English is widely used as the medium for conducting business meetings in Malaysia. However, knowing a few local words will go a loooong way as an icebreaker, and will gain you respect for having made the effort. Some more conservative organisations such as government agencies might be more comfortable conducting a meeting in Bahasa Malaysia. In which case you will need to have a local colleague or ally, familiar with the business dealings, to interpret. Also, if a business counterpart is not fluent in English, forcing a meeting in English might not be giving him face - if they are seen to be struggling to understand proceedings. Although English is widely spoken and near-fluently by many people, some meanings can still slip through the cracks due to unfamiliar accents or colloquialisms, on both sides of the table. It's best to follow up with a contact report to make sure everybody is on the same page.
11. Expect to bargain over price.
For a Westerner, the quoted price usually is the price - for a Malaysian it's a starting point for negotiations. Always allow some room in your costing to give your Malaysian counterpart a discount. Having no room at all to move in a price negotiation is a deal breaker. It is ingrained in Malaysian culture to expect a small victory in any negotiation, as well as being great 'face' for the victor. Malaysians never pay the opening price for anything - they love a bargain, and probably love the chase for it even more.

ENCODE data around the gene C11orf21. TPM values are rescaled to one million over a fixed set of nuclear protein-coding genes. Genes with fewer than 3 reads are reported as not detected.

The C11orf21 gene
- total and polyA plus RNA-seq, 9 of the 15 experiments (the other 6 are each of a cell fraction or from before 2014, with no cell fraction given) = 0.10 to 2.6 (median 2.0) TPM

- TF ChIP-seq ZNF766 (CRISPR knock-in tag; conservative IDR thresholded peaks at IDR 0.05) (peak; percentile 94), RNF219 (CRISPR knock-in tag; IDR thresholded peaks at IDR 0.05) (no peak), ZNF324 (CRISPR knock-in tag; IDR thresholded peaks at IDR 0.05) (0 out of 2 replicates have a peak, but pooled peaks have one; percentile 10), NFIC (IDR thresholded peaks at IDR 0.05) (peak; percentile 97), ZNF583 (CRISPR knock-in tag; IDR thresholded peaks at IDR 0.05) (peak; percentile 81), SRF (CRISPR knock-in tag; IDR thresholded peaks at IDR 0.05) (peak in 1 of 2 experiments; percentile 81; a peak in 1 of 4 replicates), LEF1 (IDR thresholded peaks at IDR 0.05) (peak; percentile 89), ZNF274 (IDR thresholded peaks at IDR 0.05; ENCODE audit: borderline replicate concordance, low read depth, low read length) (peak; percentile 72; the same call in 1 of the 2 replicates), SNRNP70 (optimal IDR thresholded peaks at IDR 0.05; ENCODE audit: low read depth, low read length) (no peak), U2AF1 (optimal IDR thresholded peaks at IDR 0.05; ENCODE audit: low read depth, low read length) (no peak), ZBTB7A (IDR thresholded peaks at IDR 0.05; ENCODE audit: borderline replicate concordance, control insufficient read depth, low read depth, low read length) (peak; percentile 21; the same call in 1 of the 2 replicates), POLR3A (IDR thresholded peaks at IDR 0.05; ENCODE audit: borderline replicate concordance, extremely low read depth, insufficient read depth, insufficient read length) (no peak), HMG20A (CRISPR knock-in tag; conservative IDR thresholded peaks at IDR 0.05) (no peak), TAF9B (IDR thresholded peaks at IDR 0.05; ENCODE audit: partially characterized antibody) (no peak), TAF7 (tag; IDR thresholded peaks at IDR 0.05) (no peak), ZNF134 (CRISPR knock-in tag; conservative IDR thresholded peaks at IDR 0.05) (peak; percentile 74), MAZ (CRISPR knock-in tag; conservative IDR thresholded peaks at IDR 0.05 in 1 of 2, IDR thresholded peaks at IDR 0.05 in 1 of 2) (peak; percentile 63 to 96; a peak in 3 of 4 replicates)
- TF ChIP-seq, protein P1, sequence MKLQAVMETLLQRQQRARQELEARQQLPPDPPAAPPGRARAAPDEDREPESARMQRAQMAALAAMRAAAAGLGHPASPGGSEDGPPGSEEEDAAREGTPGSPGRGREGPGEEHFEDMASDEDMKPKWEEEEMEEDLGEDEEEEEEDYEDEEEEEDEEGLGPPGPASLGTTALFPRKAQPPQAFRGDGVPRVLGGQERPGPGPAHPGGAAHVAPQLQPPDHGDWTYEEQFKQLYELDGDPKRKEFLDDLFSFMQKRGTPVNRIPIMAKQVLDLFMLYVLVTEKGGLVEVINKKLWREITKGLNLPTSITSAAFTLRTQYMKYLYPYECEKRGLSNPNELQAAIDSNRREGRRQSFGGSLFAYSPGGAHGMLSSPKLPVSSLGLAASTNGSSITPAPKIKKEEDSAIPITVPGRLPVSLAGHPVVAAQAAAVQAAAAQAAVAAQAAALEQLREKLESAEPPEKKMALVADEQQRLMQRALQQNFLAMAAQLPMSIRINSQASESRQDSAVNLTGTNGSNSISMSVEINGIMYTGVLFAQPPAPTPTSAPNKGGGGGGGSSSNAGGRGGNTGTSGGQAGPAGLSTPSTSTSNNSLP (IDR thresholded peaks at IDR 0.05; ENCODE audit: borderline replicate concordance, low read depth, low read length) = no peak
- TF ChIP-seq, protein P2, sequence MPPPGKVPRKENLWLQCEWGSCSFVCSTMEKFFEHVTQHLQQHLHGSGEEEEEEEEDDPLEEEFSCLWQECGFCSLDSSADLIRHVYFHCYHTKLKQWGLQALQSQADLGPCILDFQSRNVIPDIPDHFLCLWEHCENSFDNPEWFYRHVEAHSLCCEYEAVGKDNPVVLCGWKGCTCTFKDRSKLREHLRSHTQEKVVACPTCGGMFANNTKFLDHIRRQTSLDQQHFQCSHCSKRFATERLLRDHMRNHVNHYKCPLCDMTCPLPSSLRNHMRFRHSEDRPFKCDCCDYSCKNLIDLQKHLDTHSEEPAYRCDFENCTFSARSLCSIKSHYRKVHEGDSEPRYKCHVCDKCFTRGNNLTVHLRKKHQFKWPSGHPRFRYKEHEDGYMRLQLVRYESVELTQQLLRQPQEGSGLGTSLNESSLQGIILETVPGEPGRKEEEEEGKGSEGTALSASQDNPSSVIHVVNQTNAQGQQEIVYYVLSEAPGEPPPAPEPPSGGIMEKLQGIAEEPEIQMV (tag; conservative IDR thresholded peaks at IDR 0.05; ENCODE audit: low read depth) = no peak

12. Safety and Security issues.
Don't assume vehicles will stop at junctions when crossing streets. Don't make yourself a target for thieves by wearing expensive jewellery or watches. Avoid carrying briefcases or handbags in the street. Try to walk with a group at night and don't venture off well-lit streets. Be very careful of the deep, open monsoon drains, which are everywhere. Many a foreigner has come to grief at the bottom of one (including the author), which will absolutely bring your business trip to an abrupt end.
About the author - Melbourne-based Steve Bristow spent 20 years in Malaysia - 4 years as a consultant for broadcaster TV3, followed by 16 years as a co-founder and manager of three media production businesses in Kuala Lumpur. Contact him at firstname.lastname@example.org